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Free mini golf, a nature trail, a museum, and salmon. What do these have in common? They’re all part of the marvelous Willamette Fish Hatchery near Oakridge, Oregon.
The Willamette Fish Hatchery promises a fun afternoon for your kids, and I bet you’ll be fascinated, too. Willamette Fish Hatchery is one of two fish hatcheries near Eugene, and while we visit the Leaburg Fish Hatchery often, we hadn’t been to Willamette Fish Hatchery yet, and we were keen for something new to do. We found way more than we expected.
The fish hatchery is completely free to visit, but pack some quarters to feed the fish. And save a few hours, because once you’re there, you won’t want to leave until you’ve done every single thing. Here’s a list of 10 things to see and do while you’re at the Willamette Fish Hatchery.
1. Visit the Museum
Open dawn to dusk, Monday through Sunday, the museum honors the hatchery’s history and displays the region’s fisheries and wildlife. It’s not staffed by a docent, but there are plenty of signs to tell you what’s what. Your kids will love watching large salmon and trout swim in the tanks and the wildlife diorama that fills half the room is a great chance to see animals up-close that you’re extremely unlikely to ever see in the wild.
Also included in the museum are historical artifacts – equipment and photos – that show the early days at the fish hatchery. I found these fascinating, as I love local history. Originally, this was two fish hatcheries: the Willamette Salmon Hatchery, constructed in 1911, and the Oakridge Trout Hatchery built right next door in 1922. They were combined in 1983 to form the Willamette Fish Hatchery.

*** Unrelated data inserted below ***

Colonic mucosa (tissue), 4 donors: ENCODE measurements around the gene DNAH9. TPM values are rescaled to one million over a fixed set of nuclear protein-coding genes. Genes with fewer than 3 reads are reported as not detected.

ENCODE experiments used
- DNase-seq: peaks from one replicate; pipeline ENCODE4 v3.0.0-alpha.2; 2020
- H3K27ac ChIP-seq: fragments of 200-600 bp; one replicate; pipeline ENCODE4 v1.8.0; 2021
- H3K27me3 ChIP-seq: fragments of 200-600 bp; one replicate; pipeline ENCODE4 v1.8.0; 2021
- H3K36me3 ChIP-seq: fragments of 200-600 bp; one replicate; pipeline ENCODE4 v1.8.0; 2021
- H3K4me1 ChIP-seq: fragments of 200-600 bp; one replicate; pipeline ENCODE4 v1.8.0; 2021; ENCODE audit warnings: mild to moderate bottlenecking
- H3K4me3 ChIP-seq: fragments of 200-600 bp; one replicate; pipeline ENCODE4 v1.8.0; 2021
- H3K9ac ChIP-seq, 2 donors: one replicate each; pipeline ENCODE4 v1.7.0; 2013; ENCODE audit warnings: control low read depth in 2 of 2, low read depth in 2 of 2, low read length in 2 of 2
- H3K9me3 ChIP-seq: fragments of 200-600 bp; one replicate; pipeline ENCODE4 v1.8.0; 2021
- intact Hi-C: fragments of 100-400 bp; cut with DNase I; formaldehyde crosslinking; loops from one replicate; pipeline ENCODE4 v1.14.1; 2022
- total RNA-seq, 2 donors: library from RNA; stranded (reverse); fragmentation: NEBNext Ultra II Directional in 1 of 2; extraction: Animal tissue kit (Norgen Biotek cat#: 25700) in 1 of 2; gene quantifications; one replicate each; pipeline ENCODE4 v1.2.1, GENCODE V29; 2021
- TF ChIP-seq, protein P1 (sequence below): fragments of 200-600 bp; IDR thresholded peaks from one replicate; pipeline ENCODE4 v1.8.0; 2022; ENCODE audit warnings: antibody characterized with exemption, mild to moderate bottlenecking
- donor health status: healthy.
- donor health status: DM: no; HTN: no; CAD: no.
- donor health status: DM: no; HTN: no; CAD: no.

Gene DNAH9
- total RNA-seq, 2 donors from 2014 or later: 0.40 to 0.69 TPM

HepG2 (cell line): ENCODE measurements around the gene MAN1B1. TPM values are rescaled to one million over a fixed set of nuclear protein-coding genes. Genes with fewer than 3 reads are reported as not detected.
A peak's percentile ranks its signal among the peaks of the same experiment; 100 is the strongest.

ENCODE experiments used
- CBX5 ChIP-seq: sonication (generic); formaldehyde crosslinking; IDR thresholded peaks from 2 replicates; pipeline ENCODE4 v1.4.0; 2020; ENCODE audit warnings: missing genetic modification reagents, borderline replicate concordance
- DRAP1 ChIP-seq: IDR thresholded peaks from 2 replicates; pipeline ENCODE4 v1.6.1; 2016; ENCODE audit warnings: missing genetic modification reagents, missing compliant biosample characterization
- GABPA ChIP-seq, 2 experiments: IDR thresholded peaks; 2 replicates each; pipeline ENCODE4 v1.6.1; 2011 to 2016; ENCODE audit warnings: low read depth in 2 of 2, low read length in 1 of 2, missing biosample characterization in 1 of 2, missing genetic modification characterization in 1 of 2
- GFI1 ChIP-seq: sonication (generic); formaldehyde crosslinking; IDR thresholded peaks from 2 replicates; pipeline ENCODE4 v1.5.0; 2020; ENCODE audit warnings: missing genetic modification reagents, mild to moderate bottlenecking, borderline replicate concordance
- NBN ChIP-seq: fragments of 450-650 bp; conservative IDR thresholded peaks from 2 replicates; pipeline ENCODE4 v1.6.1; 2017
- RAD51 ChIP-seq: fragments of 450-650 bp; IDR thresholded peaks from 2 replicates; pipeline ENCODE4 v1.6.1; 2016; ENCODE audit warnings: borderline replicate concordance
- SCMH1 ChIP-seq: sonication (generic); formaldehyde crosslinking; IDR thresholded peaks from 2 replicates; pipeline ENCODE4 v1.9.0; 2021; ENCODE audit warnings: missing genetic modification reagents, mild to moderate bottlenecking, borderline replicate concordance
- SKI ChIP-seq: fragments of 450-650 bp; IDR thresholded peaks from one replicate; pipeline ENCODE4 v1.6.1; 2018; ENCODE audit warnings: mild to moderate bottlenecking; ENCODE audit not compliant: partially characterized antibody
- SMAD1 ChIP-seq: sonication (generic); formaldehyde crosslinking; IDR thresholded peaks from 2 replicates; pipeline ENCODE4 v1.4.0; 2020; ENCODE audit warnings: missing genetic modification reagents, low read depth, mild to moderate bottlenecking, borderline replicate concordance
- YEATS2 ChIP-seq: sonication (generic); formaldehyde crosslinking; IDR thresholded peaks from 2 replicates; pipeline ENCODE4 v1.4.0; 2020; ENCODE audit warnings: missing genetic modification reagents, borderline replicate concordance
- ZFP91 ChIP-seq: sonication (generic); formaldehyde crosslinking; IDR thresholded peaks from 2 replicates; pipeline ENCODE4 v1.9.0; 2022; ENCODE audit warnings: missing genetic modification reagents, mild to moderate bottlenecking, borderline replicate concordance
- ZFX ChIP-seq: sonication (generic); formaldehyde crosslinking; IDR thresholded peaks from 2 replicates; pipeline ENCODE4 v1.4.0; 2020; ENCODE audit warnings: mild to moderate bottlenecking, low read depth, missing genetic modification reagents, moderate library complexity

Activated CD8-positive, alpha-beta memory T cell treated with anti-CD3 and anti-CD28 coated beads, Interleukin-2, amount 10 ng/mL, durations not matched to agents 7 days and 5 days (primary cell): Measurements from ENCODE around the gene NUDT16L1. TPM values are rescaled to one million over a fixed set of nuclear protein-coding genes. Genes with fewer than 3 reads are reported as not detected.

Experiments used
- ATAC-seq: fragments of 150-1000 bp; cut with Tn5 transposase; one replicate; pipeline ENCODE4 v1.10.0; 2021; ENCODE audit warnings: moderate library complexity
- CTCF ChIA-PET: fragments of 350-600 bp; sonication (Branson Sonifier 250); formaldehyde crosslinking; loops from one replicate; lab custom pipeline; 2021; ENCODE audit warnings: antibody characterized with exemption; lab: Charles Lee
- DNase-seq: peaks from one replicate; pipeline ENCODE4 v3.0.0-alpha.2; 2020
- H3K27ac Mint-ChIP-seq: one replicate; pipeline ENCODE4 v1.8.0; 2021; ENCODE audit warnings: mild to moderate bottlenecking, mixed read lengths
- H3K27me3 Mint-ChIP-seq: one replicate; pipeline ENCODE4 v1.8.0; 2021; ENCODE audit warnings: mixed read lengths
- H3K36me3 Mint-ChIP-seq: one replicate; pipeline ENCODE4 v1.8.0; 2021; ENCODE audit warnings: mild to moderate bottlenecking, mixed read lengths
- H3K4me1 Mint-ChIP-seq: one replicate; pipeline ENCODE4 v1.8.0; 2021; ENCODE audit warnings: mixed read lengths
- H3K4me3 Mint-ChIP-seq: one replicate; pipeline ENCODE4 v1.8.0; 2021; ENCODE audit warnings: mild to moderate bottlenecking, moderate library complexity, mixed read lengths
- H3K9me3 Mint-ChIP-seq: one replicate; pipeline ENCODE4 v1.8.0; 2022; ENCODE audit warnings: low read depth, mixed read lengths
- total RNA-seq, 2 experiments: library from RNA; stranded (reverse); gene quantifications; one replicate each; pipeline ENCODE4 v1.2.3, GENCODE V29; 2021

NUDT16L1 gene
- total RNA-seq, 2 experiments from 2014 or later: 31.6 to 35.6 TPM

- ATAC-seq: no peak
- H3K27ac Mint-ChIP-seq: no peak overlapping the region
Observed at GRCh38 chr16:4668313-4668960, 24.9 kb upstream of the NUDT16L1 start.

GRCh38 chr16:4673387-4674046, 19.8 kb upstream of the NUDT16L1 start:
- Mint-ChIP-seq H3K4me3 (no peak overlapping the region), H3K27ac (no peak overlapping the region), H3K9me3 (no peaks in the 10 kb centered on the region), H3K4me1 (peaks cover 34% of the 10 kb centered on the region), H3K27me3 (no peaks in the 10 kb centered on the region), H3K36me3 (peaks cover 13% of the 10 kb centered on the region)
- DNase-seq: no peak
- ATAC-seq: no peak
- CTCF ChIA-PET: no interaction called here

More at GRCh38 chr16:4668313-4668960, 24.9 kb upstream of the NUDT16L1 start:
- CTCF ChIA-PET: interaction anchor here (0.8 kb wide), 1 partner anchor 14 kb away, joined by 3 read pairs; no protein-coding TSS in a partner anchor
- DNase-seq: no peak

Also displayed in the museum are local artworks related to fish, particularly salmon.
2. Feed rainbow trout and sturgeon
When you’re done in the museum, walk across the driveway to this lovely little pond. Enjoy a serene moment, and walk across the bridge. And then visit the sturgeon & trout feeding pond right next door. Bring plenty of quarters, these guys are hungry and will put on a show for you, thrashing in the water, and almost lifting themselves out of the water to get the food first. The sturgeon aren’t so greedy, but will quietly slide by underneath, eating whatever makes it to the bottom of the pond. The sturgeon are over 6 feet long, and are pretty impressive to see.
3. Visit the salmon & trout ponds
The star of any fish hatchery is the production ponds. Walk the aisles of the Willamette Fish Hatchery and see salmon and trout in almost every stage of development. The fish are fed a special krill-based diet, and if you happen to be there at feeding time, it’s a sight to see as the fish thrash and jump, their scales glistening in the sunlight.
Our tip: prep your kids for this trip by reading books about the life cycle of fish.
4. Have a picnic
Willamette Fish Hatchery has a wonderful picnicking area, with a picnic shelter and tables scattered among large Douglas fir trees. Since you can easily spend 3-4 hours here, pack a picnic and enjoy lunch! We felt like royalty, because every time a hatchery employee drove past, they waved at us. I felt like they genuinely welcome visitors, and no one blinked at our 6 kids.